Skip to main content
the investiture ceremony for Chancellor Donde Plowman inside the
Natalie Campbell, Student Government Association president, remarks on behalf of the students during the investiture ceremony for Chancellor Donde Plowman inside the Student Union Auditorium on November 6, 2019. Photo by Steven Bridges/University of Tennessee

Natalie Campbell, a senior at UT, who serves as student body president and has earned accolades for her work advocating alongside people with disabilities, has been selected for a Mitchell Scholarship, one of the most prestigious undergraduate awards in the country.

Natalie Campbell in Belfast.
As a Mitchell Scholar, Natalie Campbell will be returning to Northern Ireland to study. In this photo, she is at the Fulbright UK Summer Institute at Queen’s University Belfast.

She is the first UT student to be named a Mitchell Scholar and one of only 12 members of the George J. Mitchell Scholar Class of 2021, having been chosen in a highly rigorous national selection process that culminated in interviews in Washington, DC, over the weekend.

Mitchell Scholars are awarded a year of postgraduate study in any discipline offered by institutions of higher learning in Ireland and Northern Ireland. As a Mitchell Scholar, Campbell will pursue a master’s degree in inclusion and special educational needs at Queen’s University Belfast in Northern Ireland.

“We are thrilled to have our first Mitchell Scholar at UT, and even more pleased that the recipient of this prestigious honor is Natalie Campbell,” said Chancellor Donde Plowman. “She is a proven leader on campus and in the greater community, and is committed to helping those around her. We’ve always known that UT students are extraordinary, and it’s wonderful to see them receive international honors. Their success is also a testament to our university’s commitment to excellence in undergraduate scholarship, research, and engagement.”

Andrew Seidler, director of UT’s Office of National Scholarships and Fellowships, which facilitates nomination of UT students for nationally competitive awards, echoed the chancellor’s sentiments: “To have a Mitchell Scholar is a tremendous honor for UT, so it’s fitting that our first Mitchell is Natalie Campbell, who’s made countless leadership contributions to this university and to the disability community in Tennessee. She just has this extraordinary will to instigate important change. I couldn’t be happier for Natalie—she’s absolutely earned this award.”

Natalie Campbell
Natalie Campbell

Campbell, of Farragut, Tennessee, is a student in the College Scholars Program, an honors program in UT’s College of Arts and Sciences that allows students to devise their own interdisciplinary course of study. Working with Adam Cureton, associate professor of philosophy, she is pursuing a program in disability studies as well as a second major in legal and political philosophy.

Campbell’s advocacy work is inspired by her relationship with her sister, Olivia, who has Down syndrome. Campbell has been advocating alongside people with intellectual disabilities since she was in middle school, when she led a campaign to educate people about the negative impacts of derogatory language regarding people with disabilities and to improve K–12 inclusive education of students with an intellectual disability.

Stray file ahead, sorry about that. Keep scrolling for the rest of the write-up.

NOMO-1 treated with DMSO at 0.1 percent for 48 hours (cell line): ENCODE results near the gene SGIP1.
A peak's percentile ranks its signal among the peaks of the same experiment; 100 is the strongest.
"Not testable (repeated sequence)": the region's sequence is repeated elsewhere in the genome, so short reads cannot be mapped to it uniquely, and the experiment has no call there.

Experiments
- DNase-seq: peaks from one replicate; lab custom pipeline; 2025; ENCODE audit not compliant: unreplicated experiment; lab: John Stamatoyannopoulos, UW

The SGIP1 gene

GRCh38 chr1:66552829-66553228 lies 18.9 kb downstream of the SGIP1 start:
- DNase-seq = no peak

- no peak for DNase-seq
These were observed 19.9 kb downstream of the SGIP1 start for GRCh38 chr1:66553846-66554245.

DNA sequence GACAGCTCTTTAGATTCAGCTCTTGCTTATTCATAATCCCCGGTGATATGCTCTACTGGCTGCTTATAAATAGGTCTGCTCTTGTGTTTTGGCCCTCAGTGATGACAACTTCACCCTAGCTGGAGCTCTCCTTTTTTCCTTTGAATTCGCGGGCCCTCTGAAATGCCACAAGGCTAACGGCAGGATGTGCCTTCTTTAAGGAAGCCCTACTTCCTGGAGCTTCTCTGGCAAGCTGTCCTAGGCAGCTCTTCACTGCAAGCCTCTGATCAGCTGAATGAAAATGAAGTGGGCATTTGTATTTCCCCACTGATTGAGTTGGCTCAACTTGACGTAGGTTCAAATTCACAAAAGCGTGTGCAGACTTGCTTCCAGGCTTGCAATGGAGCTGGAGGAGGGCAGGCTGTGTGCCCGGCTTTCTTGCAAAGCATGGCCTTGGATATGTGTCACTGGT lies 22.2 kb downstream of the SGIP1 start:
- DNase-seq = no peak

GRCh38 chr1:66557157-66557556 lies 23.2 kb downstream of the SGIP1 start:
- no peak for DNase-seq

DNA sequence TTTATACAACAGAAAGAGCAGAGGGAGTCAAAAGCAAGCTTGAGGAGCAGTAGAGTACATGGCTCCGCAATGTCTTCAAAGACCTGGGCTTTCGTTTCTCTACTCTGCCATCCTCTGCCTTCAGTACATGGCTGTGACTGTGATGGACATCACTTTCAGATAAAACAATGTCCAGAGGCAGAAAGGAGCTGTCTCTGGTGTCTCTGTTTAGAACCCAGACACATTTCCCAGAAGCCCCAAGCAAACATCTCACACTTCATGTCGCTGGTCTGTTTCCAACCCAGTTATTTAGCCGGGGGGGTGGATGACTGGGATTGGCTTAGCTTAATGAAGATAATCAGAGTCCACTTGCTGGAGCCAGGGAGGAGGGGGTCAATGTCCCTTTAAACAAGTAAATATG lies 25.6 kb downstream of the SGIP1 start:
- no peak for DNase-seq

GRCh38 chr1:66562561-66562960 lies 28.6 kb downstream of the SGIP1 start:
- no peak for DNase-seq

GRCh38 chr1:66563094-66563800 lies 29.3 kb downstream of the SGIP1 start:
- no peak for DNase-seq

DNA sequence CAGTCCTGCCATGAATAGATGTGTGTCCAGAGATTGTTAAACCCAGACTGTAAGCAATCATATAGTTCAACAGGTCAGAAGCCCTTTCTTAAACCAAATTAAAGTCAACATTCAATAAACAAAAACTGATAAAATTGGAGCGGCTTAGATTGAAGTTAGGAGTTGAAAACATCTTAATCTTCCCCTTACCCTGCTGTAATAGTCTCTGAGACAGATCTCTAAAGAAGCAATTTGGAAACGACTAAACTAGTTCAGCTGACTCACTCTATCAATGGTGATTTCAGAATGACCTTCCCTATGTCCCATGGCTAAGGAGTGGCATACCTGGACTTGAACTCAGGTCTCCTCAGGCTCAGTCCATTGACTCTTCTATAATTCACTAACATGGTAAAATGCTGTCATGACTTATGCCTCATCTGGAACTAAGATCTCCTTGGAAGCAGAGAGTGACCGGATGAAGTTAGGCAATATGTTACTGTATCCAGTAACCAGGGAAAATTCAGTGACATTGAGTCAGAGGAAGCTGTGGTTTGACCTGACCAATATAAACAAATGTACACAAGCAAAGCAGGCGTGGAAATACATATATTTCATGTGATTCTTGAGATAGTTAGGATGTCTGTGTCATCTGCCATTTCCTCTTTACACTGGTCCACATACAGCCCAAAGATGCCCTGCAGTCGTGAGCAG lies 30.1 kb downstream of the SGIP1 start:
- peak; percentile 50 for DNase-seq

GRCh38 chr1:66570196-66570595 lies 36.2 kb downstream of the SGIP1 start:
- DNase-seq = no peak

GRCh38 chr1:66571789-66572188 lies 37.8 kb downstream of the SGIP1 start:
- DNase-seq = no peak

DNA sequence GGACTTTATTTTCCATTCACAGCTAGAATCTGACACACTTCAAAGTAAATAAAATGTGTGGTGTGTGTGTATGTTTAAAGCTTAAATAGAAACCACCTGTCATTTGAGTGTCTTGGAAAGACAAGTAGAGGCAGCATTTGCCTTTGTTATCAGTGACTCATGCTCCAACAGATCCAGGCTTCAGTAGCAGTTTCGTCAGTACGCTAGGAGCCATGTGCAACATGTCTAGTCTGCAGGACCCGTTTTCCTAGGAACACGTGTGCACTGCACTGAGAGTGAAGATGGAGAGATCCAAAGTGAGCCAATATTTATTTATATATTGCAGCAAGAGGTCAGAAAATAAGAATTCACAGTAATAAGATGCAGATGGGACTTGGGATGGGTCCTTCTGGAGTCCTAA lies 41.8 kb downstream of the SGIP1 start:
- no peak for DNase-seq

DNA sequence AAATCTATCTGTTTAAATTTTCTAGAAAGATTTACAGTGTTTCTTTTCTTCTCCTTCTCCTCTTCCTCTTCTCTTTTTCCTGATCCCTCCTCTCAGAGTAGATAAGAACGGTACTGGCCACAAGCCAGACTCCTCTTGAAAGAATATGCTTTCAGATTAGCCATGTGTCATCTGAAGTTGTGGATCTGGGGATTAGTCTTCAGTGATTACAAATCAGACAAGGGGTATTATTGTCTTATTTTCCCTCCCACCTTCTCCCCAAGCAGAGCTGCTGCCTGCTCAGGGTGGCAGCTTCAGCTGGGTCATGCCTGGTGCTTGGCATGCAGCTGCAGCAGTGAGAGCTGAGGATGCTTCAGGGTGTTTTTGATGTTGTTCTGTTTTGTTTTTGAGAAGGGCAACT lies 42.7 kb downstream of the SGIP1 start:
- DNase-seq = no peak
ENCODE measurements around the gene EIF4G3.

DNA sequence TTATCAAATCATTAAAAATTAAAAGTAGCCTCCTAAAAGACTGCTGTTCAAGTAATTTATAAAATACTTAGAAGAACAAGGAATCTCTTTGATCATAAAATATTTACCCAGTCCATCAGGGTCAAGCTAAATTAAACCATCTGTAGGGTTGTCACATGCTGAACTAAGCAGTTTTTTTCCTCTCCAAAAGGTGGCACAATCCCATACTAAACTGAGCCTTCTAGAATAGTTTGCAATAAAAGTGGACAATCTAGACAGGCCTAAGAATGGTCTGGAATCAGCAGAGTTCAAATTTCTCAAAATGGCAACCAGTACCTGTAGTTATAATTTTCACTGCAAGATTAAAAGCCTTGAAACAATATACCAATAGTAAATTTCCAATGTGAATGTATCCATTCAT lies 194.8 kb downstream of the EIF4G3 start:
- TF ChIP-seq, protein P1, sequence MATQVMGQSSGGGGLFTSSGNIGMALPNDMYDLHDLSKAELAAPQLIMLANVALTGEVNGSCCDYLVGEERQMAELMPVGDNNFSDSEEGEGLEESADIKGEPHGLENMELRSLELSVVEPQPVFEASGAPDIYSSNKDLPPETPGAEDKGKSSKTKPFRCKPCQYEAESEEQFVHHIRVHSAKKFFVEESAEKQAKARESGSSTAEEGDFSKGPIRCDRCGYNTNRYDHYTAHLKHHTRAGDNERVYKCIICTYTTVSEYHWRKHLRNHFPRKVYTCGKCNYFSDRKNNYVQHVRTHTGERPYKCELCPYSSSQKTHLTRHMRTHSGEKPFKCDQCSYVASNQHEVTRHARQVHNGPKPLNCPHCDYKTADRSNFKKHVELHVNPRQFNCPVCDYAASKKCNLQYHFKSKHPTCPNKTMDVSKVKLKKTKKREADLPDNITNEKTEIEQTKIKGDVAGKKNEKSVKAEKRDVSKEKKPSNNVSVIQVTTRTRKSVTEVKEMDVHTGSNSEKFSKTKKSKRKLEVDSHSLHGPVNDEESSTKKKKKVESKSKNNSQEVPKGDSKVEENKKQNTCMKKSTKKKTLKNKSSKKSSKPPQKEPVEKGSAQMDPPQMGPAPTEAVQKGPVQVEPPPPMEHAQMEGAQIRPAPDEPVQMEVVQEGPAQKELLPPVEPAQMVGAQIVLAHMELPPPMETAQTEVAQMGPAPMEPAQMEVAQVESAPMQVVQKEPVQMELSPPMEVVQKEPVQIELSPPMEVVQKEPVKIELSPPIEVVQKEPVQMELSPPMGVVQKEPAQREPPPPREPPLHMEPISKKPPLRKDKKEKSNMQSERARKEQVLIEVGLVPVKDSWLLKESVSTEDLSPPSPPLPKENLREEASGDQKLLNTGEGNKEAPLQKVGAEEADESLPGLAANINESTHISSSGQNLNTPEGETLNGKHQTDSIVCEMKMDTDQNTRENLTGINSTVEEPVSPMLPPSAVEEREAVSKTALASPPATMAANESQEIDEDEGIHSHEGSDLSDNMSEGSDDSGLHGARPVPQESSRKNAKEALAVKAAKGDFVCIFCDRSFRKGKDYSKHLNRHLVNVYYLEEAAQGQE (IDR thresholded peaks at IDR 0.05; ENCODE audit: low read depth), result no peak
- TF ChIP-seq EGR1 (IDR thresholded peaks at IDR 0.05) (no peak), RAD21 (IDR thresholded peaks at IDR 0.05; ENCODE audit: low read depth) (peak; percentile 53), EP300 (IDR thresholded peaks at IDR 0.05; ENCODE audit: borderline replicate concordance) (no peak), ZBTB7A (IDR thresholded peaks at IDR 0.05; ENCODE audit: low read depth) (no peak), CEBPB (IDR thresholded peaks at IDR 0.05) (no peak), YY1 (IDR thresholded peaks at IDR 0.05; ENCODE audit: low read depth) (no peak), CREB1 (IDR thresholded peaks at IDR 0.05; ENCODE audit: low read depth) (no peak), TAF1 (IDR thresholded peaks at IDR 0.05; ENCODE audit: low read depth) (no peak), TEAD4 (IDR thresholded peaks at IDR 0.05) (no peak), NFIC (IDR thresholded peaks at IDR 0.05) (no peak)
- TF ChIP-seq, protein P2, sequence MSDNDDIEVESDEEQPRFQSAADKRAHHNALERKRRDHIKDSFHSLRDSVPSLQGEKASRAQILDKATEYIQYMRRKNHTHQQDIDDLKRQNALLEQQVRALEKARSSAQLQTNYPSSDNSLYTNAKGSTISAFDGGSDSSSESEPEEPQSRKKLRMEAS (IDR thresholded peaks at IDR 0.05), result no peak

At UT, Campbell has worked closely with UT’s FUTURE postsecondary education program, which helps young adults with intellectual and developmental disabilities make a successful transition from high school to adult life.

As a rising junior, Campbell was selected to participate in the Fulbright UK Summer Institute at Queen’s University Belfast. She was also the first UT student to be awarded a spot in this prestigious program, where she was initially exposed to Queen’s acclaimed shared education program and inspired to pursue the Mitchell. Campbell said she looks forward to expanding her research on inclusive education as a Mitchell Scholar.

“I am incredibly honored to receive this award—it will be my pleasure to represent UT and Tennessee to the Mitchell Scholarship Program and to Northern Ireland,” Campbell said. “My studies at Queen’s will prepare me for a career reforming the quality and type of education students with intellectual disability receive across the United States.

“I am incredibly grateful to my family, who inspire me and were my first educators in advocacy, as well as my professors, advisors, and friends at UT, who have provided wise counsel and extraordinary experiences that have made my success possible.”

Campbell has been active in UT’s Student Government Association since her freshman year. Last spring, she was honored with an award for extraordinary campus leadership and service at the 2019 Chancellor’s Honors Banquet.

The George J. Mitchell Scholarship Program, which honors former US Senator George Mitchell’s contribution to the peace process in Northern Ireland, is designed to introduce and connect generations of future American leaders to the island of Ireland while recognizing and fostering intellectual achievement, leadership, and a commitment to community and public service. The program provides tuition, accommodations, and a stipend for living expenses and travel.

Emer Rocke, Ireland’s deputy ambassador to the United States and Mitchell selection committee member, noted, “Having met the current cohort of scholars in Dublin and reading the applications of those looking to take part next year, it is very clear that the caliber of student that the scholarship attracts is nothing short of excellent—that each of the young people involved is already having a significant impact on the world around them and striving to make it a better place.”

UT students interested in the Mitchell and other nationally competitive awards can visit the ONSF website to learn more about the application process and schedule an appointment.



Amy Blakely (, 865-974-5034)